Lady is a member of this family because of an American author and ecologist I've never met. Anne LaBastille wrote the book Woodswoman as a memoir of her experience building a cabin in the Adirondack Mountains and living completely devoid of modern conveniences such as electricity, running water, or telephone. In it and her next book Beyond Black Bear Lake, she chronicles her friendships, romances, her close bond with her German Shepherd dogs, the ebb and flow of nature, and her conservation efforts. I was in my 20s when I read these books, and I was captivated. I wanted to build a cabin in the wilderness and live there with my German Shepherd dogs. Never mind that I had a perfectly good job in the city, and no dog at all. But the seed was planted.
I never built that cabin, but I did fall head over heels in love with the German Shepherd breed. I felt like I knew Dr. LaBastille's shepherds Pitzi and Condor. When I was finally at a place in my life where having a dog made sense, I knew exactly the type of dog I wanted.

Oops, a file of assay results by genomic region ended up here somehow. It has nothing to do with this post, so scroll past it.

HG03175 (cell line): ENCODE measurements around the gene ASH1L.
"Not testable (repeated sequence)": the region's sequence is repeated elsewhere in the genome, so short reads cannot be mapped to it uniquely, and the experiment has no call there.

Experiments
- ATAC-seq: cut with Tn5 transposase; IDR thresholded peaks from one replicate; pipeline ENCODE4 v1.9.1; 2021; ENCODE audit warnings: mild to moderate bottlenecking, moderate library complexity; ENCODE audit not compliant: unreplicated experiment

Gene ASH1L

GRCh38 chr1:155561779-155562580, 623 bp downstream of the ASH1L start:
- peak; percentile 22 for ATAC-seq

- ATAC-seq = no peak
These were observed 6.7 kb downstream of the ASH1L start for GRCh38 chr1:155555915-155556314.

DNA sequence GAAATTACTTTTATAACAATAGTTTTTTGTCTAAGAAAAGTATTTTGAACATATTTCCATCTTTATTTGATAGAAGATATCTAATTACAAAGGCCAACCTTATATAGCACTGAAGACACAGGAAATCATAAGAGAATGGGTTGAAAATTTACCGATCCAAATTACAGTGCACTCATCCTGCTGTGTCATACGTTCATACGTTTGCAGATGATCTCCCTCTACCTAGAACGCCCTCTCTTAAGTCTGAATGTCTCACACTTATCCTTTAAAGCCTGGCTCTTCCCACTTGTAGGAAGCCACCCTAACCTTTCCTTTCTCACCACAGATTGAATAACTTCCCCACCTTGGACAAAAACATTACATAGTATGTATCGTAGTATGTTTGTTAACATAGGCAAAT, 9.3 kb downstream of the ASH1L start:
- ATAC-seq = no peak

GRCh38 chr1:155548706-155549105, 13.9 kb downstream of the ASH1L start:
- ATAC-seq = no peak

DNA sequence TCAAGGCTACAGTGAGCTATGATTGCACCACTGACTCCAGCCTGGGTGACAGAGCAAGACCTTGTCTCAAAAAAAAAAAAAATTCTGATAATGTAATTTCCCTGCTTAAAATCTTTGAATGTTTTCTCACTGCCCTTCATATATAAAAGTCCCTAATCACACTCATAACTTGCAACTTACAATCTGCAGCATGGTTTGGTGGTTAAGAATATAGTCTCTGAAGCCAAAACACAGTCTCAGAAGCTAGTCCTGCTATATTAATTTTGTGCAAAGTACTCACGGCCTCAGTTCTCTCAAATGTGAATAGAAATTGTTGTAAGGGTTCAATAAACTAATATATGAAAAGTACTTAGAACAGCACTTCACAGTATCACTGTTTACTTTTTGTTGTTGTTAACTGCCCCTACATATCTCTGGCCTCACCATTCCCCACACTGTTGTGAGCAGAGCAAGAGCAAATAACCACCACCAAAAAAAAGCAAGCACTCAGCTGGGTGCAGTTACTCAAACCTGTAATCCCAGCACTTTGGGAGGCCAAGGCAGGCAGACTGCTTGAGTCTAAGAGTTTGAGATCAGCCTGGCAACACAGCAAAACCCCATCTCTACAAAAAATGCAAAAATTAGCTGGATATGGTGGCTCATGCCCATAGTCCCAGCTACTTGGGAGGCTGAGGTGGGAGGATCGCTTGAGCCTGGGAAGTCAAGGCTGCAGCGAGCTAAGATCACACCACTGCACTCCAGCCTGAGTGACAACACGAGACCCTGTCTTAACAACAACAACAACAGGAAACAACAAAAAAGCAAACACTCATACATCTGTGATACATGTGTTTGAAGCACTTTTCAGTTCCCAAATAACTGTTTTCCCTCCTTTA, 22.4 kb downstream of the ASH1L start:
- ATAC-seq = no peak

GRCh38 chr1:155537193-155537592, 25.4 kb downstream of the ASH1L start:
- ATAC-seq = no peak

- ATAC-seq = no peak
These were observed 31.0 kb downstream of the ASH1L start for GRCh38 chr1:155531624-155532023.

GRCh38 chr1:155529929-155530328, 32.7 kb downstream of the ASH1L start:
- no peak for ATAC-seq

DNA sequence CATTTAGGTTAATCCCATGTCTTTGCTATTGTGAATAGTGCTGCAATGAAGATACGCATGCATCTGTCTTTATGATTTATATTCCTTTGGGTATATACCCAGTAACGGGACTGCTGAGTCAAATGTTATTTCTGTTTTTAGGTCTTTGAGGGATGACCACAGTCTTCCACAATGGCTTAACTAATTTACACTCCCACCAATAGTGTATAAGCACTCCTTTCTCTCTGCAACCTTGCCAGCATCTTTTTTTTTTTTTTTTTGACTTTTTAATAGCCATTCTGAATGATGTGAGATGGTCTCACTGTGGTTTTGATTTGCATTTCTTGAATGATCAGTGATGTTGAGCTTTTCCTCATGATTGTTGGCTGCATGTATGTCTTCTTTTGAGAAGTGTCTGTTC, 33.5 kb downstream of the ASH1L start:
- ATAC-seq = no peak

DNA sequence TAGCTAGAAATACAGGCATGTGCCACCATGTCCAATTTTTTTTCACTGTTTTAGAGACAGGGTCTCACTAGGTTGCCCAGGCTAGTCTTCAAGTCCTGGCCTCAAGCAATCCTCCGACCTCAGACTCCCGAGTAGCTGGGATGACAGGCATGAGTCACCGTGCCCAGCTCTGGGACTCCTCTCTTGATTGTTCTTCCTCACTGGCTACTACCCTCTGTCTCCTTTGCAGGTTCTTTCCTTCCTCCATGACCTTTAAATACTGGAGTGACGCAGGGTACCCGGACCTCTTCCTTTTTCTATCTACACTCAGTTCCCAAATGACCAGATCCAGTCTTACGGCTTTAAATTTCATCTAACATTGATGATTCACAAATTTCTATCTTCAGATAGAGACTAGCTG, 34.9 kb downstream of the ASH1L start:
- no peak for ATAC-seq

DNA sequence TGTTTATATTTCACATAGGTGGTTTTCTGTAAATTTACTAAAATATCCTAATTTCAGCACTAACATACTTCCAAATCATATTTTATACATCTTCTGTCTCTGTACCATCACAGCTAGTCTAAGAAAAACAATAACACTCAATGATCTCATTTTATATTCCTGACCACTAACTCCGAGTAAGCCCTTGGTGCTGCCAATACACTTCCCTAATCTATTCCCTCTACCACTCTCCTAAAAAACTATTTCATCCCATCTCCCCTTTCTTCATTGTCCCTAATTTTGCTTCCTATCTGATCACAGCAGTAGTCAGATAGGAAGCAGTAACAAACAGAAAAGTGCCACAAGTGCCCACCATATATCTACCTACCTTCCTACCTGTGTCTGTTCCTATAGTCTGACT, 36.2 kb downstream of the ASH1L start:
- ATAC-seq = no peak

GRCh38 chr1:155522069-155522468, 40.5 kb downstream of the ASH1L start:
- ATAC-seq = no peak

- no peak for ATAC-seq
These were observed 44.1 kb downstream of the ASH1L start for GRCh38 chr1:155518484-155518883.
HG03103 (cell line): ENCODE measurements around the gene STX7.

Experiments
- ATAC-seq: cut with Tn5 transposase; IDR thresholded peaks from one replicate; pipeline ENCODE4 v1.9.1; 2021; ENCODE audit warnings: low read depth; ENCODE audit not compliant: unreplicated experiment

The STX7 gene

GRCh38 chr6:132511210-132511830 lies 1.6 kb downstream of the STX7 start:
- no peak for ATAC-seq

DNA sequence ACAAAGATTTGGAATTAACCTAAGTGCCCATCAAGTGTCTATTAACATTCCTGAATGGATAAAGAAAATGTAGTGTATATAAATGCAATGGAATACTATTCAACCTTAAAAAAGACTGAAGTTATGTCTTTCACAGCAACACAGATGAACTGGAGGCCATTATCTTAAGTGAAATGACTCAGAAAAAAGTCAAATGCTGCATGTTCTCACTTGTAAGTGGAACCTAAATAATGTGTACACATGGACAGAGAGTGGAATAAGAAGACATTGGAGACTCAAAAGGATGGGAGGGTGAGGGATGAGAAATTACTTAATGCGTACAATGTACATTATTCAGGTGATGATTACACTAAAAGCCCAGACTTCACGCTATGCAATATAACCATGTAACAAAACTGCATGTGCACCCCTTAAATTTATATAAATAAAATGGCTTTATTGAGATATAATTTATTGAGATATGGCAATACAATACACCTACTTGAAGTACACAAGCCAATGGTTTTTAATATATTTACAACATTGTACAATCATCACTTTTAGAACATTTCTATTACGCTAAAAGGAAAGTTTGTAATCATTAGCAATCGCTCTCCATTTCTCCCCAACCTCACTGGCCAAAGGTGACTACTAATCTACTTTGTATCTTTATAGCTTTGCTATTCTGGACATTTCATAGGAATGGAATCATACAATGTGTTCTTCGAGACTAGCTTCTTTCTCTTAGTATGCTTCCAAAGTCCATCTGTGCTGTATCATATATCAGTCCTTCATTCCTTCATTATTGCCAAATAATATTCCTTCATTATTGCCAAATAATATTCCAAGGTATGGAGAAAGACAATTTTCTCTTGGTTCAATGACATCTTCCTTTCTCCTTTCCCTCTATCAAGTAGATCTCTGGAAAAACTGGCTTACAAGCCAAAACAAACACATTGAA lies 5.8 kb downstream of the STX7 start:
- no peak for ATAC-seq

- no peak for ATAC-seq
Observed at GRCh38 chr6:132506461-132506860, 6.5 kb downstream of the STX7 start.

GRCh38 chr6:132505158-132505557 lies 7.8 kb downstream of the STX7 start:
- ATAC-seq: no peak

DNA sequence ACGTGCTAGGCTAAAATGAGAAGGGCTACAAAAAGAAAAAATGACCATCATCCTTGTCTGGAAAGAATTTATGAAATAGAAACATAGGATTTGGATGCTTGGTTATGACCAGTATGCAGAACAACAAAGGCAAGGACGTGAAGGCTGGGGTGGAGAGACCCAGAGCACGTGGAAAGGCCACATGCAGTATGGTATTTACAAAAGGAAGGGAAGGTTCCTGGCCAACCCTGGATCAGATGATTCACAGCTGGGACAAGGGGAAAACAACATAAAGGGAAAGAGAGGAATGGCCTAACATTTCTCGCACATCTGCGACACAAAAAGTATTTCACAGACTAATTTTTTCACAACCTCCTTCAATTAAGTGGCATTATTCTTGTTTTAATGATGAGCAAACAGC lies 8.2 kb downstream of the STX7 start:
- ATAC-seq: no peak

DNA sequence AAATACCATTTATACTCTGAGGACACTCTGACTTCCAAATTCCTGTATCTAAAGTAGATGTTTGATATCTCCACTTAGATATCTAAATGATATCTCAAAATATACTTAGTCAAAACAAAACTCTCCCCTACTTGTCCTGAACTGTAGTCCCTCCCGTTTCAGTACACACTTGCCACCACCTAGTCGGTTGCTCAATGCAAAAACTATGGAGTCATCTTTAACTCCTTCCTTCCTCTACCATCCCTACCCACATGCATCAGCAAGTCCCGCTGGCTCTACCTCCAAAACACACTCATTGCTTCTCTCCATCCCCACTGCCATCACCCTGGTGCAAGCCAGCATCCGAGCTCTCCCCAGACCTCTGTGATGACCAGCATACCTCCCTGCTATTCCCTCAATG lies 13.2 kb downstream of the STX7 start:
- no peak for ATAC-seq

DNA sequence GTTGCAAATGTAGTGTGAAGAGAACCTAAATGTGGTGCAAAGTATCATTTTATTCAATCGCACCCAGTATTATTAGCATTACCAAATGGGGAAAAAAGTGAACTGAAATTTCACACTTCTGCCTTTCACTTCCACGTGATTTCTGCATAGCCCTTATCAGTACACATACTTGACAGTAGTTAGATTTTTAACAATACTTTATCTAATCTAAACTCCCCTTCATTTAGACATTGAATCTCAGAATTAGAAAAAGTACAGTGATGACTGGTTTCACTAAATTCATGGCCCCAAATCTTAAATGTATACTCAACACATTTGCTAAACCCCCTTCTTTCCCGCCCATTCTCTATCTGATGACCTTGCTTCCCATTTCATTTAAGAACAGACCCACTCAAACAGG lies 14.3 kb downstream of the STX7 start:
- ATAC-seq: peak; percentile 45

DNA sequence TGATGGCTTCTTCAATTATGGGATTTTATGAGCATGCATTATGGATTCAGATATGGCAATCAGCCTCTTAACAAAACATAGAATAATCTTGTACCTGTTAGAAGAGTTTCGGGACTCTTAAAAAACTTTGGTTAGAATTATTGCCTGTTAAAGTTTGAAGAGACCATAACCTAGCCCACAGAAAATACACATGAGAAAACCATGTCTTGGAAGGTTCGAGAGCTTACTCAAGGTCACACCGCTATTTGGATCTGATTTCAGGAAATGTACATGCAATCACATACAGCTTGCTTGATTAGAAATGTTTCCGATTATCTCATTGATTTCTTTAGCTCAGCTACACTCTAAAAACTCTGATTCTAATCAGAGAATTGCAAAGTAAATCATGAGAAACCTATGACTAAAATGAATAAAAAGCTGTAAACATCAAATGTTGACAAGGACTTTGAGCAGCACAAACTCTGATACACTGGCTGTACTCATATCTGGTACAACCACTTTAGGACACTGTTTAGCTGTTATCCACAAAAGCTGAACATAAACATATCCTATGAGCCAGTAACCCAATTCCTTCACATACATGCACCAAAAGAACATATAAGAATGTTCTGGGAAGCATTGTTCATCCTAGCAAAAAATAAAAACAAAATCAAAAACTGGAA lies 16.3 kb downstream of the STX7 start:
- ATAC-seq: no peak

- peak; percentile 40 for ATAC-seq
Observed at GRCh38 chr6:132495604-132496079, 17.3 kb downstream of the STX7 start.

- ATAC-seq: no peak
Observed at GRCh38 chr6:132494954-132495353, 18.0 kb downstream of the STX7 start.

Jessie turned out to be everything I'd imagined a German Shepherd to be. Her intelligence astonished me. Growing up, we had what I'd considered smart dogs, but Jessie was way beyond "dog-smart." She was "people-smart." She understood English, and was perceptive in a way that amazed me. Lady is a completely different dog than Jessie, but she has many of the same characteristics I've come to love in this breed. She's beautiful, sensitive, and loyal beyond all reason. I love the way she watches out for every member of the family, human and furry alike. She seems to sense that kitties and children need a higher level of supervision, and acts accordingly. I am grateful that the thread of Annie LaBastille's life touched mine through her writing. My journey has been richer because of the German Shepherds sharing it.